The Nationals kicked off the beginning of their spring training season today and they did it under new management and new ownership. This MLB.com column takes a nice look at manager Manny Acta and what went down in the first day of camp. Talk about a power meeting. His day opened with a 3 1/2 hour meeting with the coaching staff.
At this point, when it comes to the Nationals 2007 starting rotation, anything goes. John Patterson is probably a lock, but after that it’s a crap shoot. One of the guys who will be fighting for one of those spots is left hander Billy Traber, who’s the highlight of this MLB.com story.
Traber was busy in the offseason working with his college pitching coach on his mechanics. Hopefully for us Nationals fans, it’ll equate to a better on field performance and Traber puts together a solid season.
Nationals president Stan Kasten recently fielded questions by MLB.com. There’s a lot of good stuff in here, including some nice words about Manny Acta along with spring training plans for the team. They also ask him about how the Nationals are picked to finish dead last and he answers it as best he can (although I don’t see this team making the World Series). There’s a lot of good stuff here though and it’s well worth checking out.
How many ways can you hear about a team building for the future? This time it’s at NBCsports.com and once again, it’s encouraging that they think the Nationals are making some right moves for the future yet it seems like a forgone conclusion that the Nationals will be out of the race by the end of April. This is more of the same (i.e., the Nationals pitching is bad).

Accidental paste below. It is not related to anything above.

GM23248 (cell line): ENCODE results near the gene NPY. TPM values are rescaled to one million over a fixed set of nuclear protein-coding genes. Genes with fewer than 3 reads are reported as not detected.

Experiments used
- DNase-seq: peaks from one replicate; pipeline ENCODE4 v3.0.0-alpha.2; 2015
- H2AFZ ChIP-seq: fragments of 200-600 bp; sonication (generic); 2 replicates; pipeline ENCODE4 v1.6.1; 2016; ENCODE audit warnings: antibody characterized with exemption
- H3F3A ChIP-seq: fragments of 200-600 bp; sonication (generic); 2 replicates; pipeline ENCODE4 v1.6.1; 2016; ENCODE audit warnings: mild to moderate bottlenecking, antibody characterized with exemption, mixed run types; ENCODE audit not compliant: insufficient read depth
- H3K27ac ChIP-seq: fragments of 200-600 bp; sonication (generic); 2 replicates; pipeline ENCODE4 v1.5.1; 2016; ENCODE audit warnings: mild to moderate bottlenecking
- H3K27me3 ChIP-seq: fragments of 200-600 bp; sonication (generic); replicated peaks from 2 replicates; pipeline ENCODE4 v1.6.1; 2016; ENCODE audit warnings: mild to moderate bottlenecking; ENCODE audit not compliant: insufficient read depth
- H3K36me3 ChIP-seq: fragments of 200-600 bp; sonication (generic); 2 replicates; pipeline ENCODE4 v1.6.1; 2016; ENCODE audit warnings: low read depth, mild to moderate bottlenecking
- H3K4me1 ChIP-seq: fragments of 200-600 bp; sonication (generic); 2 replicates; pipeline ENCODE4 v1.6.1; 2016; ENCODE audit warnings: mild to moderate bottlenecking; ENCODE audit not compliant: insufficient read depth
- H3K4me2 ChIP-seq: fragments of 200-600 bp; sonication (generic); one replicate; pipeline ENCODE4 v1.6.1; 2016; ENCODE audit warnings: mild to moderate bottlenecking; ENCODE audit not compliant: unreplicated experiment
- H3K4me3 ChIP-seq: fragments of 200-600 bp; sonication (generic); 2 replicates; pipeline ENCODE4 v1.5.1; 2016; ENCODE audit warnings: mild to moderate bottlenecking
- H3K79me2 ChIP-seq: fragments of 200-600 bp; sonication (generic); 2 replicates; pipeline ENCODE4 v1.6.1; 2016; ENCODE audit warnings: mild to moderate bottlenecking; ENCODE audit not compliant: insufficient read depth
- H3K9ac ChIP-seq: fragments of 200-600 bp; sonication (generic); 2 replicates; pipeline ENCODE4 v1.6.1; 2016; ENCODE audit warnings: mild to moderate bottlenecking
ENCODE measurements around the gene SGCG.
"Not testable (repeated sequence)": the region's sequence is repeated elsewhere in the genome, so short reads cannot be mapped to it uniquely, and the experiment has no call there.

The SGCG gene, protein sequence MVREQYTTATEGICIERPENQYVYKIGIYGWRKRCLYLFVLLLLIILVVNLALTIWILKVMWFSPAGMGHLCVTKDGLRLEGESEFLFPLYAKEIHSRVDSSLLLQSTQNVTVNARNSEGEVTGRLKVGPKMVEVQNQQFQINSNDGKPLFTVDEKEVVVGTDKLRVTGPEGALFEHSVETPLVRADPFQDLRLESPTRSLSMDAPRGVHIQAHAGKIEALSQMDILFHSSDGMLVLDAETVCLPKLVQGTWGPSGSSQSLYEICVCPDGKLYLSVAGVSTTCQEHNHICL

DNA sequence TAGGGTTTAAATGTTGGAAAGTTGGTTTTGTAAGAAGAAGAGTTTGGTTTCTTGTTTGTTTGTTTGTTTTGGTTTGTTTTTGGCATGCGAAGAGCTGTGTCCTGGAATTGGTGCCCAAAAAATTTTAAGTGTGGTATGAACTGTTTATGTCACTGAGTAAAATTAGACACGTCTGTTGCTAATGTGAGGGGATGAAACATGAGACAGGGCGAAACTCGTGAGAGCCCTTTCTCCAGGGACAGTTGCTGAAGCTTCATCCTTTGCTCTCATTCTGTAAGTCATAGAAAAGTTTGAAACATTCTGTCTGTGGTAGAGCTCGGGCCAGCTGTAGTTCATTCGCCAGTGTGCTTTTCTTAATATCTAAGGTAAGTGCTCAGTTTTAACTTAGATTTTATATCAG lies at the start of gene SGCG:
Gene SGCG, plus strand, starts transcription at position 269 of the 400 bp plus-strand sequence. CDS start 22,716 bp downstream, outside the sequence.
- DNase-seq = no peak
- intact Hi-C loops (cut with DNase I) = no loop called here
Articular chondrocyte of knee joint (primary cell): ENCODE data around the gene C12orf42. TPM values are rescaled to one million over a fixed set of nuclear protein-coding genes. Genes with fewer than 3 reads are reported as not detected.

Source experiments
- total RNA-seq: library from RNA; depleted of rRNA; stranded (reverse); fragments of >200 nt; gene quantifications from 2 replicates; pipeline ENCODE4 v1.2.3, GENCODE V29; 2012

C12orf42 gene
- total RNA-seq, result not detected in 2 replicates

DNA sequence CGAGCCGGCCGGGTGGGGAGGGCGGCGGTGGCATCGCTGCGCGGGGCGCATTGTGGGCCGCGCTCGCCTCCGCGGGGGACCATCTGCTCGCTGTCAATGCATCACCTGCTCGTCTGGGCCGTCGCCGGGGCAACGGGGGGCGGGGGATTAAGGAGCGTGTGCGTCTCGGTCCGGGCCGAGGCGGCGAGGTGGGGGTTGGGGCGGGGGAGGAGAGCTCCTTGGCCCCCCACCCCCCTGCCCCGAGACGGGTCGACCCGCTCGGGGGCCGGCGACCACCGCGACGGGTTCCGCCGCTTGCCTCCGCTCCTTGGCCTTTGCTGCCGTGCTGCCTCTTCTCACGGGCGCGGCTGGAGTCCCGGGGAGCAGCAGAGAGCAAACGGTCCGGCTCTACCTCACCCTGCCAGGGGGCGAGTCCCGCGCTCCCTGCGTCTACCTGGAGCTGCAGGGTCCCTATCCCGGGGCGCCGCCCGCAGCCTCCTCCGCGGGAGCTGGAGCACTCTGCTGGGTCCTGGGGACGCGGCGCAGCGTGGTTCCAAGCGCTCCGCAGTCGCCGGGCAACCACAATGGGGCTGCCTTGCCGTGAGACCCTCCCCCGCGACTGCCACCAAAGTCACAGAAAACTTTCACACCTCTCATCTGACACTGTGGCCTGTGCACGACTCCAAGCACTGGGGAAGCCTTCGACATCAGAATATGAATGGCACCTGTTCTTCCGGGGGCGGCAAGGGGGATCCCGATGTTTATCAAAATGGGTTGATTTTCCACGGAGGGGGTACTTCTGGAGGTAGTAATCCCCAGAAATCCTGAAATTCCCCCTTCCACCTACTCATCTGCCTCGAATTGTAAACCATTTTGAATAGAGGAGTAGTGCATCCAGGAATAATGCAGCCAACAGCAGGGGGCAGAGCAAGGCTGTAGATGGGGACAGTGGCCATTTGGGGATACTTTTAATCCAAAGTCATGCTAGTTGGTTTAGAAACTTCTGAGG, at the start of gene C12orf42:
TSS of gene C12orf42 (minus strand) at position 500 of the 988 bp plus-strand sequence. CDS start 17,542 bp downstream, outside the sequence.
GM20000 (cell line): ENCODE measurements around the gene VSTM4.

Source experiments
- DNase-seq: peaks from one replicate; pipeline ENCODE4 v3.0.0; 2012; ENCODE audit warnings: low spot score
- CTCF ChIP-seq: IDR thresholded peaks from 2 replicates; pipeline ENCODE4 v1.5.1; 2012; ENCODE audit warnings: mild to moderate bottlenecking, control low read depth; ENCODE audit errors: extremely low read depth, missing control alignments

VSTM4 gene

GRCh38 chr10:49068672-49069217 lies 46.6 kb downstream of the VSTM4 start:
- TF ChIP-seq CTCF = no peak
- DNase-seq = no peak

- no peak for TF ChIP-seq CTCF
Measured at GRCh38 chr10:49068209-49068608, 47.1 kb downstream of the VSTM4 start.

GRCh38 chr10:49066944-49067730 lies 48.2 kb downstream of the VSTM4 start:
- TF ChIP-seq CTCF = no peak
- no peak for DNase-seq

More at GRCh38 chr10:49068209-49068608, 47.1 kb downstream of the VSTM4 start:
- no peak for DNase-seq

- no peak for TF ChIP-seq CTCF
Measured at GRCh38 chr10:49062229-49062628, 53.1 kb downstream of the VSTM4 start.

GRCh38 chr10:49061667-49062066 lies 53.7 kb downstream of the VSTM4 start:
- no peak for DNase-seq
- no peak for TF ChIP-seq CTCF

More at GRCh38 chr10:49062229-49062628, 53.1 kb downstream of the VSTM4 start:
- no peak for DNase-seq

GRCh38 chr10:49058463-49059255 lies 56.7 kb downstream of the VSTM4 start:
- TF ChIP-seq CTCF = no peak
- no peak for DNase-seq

Beyond the Box Score recently unveiled their 2007 Nationals team preview. He actually has some nice things to say about Jim Bowden in a back handed kind of way but the bottom line is, the Nationals have no rotation to speak of BUT, they’re saving money by not going with more established, low end starters that would have cost the team more but not done anything in the win column for them.
The good news is, they do agree that while the Nationals are probably going to be bad in 2007, they’ve built a solid core for the future. At least that’s what I’m hanging my hat on.
The Nationals locked up Austin Kearns for three years and in the process, they’ll avoid arbitration with the oufielder. Kearns will make $17.5 million over the three years and there’s team option in 2010.
I like this signing. Kearns has never quite lived up to his reputation (at one time, he was the top prospect in the Reds organization, not Adam Dunn) and he showed flashes of what he could do in the first half of last year before he was traded. He still hit 24 homeruns and had 86 RBIs though, and he’s a good patient hitter.
I like what I see from Kearn’s PECOTA projection. They have him hitting .266/.362/.476 with 22 homeruns but they also have Kearns with a 25% breakout rate and a 54% improve rate. I think Kearns will get closer to his 75th percentile, which has him at .278/.377/.509 with 25 homeruns. And Kearns is only 26 (he’ll be 27 in May) so he’s coming close to those peak seasons that happen right around when a player turns 28.